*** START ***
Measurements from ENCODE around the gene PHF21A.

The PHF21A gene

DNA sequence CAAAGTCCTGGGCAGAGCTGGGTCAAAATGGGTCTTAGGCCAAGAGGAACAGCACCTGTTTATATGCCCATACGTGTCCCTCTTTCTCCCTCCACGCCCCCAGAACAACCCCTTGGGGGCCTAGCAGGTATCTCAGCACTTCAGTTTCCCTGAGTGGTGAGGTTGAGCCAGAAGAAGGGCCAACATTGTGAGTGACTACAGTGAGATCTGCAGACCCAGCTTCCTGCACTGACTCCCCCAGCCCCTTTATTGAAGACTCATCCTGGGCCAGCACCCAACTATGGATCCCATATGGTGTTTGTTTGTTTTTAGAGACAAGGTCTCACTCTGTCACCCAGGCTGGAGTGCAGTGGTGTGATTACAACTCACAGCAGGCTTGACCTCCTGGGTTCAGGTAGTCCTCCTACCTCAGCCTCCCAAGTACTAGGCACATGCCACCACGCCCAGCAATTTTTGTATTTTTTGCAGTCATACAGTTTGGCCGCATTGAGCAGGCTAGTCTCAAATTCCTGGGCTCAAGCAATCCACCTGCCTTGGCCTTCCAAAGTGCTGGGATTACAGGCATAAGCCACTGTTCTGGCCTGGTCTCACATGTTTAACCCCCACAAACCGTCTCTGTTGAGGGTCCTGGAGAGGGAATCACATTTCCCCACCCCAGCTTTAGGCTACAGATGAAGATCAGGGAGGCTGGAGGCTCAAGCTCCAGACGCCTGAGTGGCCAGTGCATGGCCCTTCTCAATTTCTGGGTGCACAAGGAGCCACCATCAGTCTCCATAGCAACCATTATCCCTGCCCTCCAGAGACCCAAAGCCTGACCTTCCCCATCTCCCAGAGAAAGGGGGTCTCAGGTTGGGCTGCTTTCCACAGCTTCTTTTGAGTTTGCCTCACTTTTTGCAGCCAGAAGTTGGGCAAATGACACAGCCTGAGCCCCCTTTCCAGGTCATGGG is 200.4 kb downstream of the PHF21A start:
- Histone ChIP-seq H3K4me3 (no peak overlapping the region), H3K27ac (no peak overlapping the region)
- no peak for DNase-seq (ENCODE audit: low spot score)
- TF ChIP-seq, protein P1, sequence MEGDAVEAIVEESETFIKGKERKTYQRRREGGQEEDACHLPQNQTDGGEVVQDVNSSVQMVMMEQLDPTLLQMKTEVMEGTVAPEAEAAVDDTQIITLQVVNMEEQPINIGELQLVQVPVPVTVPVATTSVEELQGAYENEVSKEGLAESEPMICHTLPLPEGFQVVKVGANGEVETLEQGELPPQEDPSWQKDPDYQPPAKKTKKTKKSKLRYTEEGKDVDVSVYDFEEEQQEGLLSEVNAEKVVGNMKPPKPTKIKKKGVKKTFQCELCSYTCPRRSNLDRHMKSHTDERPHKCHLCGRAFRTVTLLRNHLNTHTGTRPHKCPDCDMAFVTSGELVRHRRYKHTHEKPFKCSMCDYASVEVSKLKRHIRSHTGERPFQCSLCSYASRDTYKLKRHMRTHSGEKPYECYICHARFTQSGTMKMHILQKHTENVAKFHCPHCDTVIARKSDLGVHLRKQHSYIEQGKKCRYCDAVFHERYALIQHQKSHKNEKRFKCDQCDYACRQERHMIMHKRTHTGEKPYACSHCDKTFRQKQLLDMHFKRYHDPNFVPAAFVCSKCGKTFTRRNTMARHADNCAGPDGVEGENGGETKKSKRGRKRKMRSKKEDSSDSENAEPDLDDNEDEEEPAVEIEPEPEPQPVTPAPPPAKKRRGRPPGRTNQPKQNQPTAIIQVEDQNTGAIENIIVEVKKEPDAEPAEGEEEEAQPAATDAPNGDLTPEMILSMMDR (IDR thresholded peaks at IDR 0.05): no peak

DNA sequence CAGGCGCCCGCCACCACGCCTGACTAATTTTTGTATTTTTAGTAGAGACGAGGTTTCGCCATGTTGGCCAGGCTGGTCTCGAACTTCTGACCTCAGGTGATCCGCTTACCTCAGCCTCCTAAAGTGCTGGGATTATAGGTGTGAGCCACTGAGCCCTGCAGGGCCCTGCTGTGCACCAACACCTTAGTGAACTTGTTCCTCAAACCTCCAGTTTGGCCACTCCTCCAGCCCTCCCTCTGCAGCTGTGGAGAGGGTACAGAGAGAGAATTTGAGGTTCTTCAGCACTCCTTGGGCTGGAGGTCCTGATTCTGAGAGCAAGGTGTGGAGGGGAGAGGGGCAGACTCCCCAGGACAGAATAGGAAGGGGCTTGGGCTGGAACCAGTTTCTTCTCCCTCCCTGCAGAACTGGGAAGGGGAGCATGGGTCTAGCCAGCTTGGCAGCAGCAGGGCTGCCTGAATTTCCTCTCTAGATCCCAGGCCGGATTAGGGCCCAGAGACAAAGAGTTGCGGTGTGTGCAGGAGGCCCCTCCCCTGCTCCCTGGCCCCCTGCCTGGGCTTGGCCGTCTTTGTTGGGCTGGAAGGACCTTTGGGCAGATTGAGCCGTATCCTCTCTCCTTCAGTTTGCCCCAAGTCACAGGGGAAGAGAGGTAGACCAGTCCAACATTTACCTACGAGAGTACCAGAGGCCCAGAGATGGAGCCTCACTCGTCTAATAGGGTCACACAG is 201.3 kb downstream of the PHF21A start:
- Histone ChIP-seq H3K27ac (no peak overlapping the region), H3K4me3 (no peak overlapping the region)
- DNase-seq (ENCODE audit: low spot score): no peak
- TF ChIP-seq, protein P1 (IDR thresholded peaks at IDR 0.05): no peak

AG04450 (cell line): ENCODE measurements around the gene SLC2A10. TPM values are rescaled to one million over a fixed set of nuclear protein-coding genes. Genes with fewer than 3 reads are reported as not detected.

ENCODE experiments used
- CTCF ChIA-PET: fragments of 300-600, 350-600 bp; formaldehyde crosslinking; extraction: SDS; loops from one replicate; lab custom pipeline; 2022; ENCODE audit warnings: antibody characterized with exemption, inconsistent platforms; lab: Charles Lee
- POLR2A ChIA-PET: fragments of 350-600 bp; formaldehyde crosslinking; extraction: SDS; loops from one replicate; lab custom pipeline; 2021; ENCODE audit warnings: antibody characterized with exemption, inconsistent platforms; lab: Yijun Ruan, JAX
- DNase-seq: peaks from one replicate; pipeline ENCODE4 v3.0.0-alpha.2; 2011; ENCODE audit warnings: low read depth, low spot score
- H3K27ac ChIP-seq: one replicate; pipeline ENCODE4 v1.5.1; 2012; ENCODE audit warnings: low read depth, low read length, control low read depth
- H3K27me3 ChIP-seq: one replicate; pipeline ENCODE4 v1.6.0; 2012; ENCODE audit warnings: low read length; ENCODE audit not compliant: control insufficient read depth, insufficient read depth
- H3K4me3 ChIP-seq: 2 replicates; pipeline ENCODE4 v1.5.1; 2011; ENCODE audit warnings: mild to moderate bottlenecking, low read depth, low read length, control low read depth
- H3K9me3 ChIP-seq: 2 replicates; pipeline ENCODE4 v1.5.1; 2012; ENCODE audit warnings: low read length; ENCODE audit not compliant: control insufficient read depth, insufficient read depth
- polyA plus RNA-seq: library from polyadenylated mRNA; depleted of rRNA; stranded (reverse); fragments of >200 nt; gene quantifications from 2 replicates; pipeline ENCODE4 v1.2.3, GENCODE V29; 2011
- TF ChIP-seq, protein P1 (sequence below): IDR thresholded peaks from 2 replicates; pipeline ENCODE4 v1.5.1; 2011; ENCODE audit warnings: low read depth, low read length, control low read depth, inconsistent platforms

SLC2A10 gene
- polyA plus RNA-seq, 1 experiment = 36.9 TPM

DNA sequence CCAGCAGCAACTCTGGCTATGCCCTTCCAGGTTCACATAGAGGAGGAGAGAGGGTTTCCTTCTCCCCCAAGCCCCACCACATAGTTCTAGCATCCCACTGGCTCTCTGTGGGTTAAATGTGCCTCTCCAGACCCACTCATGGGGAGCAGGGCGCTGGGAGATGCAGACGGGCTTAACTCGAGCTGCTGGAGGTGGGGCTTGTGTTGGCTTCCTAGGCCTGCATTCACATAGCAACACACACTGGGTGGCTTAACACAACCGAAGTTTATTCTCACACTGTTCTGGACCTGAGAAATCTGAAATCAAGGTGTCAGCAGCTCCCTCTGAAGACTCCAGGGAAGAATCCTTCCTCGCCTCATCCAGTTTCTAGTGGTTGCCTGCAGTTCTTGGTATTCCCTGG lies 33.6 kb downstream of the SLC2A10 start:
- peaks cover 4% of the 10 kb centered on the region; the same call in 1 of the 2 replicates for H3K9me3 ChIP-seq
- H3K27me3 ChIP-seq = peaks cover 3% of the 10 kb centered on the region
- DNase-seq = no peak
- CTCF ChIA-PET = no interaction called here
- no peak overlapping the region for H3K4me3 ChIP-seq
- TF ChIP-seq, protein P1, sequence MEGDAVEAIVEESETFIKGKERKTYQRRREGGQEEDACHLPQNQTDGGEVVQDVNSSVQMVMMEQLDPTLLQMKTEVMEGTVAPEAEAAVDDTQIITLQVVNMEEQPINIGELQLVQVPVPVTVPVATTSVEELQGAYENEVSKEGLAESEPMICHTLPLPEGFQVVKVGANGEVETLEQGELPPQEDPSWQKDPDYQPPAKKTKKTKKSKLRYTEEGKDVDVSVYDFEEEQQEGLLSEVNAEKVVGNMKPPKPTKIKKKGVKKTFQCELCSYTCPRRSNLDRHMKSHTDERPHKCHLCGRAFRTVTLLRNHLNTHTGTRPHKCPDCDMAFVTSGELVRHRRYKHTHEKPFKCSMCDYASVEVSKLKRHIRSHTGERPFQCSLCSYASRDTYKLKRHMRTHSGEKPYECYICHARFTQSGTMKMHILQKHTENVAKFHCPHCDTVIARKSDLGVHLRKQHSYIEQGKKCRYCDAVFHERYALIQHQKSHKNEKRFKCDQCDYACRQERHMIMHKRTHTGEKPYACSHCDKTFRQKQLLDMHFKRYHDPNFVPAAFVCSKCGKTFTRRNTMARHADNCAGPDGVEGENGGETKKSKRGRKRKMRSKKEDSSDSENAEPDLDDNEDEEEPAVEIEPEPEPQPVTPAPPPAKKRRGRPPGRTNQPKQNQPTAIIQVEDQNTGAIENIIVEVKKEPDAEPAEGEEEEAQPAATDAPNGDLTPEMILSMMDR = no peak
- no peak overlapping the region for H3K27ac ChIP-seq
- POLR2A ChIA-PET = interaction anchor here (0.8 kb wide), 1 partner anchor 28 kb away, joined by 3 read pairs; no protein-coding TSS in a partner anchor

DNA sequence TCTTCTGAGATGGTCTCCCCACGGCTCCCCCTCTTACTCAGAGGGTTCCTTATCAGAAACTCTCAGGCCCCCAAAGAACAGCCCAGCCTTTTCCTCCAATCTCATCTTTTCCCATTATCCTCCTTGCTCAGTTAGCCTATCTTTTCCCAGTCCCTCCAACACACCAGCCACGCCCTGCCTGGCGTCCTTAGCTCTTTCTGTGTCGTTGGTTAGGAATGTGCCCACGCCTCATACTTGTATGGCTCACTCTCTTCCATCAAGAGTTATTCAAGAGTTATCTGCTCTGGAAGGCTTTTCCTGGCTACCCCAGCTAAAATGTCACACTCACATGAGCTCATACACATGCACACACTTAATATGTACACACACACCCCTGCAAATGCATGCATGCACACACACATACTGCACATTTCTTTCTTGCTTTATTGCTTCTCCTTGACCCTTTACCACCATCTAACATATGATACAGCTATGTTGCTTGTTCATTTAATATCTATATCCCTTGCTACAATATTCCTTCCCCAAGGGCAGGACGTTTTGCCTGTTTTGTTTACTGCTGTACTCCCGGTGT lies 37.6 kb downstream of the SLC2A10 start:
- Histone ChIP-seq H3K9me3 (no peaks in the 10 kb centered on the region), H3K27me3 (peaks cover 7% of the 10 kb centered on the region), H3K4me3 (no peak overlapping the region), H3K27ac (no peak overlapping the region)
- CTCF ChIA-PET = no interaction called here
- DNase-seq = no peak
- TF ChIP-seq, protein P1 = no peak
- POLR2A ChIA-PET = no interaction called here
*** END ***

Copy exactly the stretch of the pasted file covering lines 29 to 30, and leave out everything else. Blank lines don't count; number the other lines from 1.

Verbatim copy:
- no peak overlapping the region for H3K4me3 ChIP-seq
- TF ChIP-seq, protein P1, sequence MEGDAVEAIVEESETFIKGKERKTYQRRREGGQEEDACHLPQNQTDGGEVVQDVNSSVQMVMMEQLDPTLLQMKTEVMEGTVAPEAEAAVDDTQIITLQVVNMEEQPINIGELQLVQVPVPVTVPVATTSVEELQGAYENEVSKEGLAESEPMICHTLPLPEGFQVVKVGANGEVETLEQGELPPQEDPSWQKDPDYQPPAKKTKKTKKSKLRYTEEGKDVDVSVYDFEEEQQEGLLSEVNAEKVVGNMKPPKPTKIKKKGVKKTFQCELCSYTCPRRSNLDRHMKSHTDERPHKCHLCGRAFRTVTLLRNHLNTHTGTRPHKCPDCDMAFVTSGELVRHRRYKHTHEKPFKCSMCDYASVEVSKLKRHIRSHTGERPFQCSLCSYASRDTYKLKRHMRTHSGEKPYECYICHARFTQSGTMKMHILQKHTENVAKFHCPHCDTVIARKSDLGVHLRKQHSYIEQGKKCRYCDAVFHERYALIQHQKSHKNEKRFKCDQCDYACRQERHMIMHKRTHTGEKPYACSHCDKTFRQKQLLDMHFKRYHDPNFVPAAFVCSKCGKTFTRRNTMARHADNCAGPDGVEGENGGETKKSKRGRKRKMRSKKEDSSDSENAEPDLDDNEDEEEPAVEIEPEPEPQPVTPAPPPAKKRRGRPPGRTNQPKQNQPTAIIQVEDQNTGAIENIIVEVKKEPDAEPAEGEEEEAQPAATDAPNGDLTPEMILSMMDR = no peak